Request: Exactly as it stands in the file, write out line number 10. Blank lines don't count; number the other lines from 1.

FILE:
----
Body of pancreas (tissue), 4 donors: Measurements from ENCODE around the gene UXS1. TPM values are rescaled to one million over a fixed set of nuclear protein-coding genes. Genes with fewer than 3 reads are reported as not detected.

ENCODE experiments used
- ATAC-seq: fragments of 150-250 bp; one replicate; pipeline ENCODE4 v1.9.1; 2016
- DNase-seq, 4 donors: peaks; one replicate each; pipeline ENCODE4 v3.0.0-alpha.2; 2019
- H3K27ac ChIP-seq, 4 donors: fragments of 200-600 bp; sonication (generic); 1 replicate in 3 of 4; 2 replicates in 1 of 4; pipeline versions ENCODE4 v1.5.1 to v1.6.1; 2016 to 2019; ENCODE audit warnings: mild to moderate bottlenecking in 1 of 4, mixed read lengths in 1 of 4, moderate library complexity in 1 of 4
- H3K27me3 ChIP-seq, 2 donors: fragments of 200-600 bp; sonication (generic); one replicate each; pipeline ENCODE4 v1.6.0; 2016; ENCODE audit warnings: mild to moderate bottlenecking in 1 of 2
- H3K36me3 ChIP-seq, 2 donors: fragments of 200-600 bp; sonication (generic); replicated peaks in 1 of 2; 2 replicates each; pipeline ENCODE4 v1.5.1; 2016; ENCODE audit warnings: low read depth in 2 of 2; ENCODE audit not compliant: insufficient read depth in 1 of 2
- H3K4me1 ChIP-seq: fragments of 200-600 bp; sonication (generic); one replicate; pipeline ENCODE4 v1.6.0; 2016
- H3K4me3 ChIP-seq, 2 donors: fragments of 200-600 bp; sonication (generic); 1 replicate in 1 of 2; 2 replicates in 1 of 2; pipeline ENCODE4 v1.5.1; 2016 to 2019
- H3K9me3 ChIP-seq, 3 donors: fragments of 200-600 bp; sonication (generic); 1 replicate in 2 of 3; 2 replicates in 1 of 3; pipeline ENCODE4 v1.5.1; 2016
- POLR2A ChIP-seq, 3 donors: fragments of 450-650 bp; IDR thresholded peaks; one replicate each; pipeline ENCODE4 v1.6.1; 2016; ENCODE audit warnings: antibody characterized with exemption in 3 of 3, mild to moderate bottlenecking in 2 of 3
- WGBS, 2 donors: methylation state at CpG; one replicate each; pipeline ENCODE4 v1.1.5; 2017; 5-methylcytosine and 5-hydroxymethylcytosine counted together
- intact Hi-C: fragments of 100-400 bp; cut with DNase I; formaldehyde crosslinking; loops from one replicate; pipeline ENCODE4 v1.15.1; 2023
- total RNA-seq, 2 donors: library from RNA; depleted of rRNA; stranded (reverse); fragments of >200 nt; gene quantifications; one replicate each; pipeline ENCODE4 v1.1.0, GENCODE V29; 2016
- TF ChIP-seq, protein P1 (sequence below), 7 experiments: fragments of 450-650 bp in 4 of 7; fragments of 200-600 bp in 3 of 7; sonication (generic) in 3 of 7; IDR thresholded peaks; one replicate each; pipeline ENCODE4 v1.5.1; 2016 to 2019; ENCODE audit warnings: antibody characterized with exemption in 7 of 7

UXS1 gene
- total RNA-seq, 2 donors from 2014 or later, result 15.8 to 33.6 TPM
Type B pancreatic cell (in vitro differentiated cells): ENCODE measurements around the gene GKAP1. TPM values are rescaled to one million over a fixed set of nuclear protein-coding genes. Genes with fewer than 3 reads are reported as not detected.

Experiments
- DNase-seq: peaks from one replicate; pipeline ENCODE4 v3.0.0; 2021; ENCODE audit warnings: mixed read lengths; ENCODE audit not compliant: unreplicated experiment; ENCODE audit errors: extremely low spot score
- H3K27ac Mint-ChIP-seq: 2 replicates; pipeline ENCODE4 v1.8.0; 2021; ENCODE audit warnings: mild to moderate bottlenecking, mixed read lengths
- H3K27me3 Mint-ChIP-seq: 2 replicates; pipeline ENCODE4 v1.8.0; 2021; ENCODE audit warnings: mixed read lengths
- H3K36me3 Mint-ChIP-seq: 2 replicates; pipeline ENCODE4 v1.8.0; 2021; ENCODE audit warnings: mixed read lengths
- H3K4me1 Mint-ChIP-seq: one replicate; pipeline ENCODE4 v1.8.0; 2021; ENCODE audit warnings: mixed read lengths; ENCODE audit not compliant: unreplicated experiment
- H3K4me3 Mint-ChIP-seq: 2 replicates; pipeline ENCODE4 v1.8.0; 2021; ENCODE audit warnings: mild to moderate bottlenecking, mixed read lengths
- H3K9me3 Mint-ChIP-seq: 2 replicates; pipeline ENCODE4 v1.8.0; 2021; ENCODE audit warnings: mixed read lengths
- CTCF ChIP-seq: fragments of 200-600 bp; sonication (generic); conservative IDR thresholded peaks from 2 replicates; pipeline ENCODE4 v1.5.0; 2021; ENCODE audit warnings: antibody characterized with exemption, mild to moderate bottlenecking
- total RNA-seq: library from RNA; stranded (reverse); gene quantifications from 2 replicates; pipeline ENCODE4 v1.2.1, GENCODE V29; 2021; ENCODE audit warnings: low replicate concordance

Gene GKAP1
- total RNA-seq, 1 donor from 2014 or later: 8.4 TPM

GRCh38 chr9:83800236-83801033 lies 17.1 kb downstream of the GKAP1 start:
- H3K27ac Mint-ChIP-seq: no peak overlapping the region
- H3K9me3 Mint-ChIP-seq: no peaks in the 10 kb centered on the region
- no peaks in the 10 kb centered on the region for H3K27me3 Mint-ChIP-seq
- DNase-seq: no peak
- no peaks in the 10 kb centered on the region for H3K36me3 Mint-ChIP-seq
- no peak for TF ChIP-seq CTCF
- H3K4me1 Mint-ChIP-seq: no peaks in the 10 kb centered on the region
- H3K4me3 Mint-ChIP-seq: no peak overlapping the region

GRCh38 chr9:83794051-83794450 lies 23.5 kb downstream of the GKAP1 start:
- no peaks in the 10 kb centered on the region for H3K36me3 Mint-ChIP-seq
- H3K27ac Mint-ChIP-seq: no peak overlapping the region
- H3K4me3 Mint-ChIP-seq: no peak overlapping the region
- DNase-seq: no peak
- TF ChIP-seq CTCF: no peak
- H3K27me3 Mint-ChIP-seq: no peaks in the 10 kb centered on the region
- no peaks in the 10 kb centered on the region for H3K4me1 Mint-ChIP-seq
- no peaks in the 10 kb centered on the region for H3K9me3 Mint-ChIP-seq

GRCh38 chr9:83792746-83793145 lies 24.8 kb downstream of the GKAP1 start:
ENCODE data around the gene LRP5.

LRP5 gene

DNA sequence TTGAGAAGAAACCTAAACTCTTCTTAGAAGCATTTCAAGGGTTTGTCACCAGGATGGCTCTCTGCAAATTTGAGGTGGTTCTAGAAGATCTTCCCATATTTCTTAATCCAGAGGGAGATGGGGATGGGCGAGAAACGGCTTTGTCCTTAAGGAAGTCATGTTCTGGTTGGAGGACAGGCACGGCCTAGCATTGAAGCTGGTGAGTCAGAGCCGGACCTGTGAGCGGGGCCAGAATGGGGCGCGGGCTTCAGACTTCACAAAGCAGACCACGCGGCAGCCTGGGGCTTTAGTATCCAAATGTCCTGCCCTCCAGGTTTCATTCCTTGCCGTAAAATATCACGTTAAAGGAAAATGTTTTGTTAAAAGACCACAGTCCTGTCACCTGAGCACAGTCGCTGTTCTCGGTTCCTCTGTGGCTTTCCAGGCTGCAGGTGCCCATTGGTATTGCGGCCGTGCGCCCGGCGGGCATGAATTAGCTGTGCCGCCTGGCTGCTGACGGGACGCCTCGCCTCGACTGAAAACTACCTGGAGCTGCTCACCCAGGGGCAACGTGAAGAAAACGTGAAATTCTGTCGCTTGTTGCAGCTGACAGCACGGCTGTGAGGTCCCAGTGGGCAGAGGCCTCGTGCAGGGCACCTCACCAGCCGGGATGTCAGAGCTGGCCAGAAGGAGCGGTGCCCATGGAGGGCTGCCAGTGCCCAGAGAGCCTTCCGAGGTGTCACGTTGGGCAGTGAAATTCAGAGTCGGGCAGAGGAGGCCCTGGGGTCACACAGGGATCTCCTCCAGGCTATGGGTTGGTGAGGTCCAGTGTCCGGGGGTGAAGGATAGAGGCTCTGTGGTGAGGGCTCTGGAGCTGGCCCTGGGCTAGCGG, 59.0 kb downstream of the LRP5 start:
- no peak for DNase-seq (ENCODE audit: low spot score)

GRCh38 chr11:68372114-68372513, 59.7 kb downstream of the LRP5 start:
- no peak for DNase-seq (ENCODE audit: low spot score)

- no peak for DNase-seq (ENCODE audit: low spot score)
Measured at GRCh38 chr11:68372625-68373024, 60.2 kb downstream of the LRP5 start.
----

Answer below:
- H3K9me3 ChIP-seq, 3 donors: fragments of 200-600 bp; sonication (generic); 1 replicate in 2 of 3; 2 replicates in 1 of 3; pipeline ENCODE4 v1.5.1; 2016